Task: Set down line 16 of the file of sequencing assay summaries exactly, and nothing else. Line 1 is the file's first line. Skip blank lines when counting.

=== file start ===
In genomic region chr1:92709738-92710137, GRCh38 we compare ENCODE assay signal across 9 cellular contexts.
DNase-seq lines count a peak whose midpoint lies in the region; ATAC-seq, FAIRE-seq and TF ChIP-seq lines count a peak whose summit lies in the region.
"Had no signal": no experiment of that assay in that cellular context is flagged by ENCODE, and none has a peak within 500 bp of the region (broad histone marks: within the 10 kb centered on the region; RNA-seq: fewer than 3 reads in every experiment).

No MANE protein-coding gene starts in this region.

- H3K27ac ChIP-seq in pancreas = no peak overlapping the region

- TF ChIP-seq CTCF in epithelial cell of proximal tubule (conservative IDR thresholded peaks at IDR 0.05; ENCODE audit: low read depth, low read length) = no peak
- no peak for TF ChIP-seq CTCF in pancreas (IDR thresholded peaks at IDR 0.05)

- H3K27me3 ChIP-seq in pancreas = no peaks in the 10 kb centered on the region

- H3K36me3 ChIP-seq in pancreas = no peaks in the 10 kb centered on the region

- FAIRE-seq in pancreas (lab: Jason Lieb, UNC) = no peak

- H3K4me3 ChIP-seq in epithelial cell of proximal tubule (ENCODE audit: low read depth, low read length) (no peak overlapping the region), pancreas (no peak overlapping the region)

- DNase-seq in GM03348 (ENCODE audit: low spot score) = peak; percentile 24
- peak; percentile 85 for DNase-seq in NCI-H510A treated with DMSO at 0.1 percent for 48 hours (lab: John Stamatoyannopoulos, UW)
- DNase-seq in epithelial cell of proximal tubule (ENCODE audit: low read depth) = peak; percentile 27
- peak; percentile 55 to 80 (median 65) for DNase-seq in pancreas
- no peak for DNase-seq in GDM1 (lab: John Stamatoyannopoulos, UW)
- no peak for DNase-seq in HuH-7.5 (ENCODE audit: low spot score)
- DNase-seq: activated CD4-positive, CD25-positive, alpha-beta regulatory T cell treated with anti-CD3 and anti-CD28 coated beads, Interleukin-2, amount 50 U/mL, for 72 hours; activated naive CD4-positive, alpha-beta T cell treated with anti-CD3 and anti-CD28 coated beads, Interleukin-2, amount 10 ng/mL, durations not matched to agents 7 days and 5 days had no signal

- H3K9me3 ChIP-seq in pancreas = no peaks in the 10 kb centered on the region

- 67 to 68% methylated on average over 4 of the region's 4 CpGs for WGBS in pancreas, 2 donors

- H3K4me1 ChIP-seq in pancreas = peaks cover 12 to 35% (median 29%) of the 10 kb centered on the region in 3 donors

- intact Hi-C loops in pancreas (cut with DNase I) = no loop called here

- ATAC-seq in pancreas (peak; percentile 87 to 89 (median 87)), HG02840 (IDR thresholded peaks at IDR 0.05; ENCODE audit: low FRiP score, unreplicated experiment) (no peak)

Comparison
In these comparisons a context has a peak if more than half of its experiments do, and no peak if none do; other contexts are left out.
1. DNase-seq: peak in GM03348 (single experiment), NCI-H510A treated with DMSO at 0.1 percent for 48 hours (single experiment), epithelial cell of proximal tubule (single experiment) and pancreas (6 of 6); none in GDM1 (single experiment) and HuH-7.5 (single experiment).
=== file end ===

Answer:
- no peak for DNase-seq in GDM1 (lab: John Stamatoyannopoulos, UW)